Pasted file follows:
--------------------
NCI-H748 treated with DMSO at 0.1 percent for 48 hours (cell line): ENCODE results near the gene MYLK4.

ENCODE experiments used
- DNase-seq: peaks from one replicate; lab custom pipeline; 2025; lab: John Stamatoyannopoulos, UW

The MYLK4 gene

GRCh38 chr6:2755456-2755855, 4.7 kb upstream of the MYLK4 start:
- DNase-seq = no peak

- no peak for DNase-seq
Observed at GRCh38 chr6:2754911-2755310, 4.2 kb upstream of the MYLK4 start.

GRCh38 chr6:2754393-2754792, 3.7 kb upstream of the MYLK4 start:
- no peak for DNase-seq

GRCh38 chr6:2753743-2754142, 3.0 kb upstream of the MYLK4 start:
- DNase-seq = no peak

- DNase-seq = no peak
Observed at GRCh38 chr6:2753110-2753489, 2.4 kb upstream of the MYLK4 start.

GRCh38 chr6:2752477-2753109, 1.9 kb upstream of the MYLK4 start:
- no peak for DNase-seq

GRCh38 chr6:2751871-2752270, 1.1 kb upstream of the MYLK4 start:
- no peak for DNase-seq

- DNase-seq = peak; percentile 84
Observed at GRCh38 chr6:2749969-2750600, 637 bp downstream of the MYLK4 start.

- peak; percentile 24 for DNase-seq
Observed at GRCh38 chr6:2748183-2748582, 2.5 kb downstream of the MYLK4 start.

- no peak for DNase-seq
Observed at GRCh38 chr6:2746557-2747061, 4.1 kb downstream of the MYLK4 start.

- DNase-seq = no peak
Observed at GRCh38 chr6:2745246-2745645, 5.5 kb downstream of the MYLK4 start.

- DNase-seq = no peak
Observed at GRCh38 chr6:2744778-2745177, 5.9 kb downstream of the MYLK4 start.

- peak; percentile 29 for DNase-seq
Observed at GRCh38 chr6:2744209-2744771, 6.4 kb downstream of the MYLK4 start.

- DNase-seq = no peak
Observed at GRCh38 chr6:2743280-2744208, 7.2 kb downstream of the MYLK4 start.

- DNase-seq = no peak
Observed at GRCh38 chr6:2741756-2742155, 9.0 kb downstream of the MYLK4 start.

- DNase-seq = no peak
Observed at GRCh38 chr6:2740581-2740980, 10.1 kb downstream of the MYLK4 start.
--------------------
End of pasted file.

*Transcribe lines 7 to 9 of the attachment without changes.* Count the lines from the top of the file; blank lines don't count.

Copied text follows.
- no peak for DNase-seq
Observed at GRCh38 chr6:2754911-2755310, 4.2 kb upstream of the MYLK4 start.

GRCh38 chr6:2754393-2754792, 3.7 kb upstream of the MYLK4 start: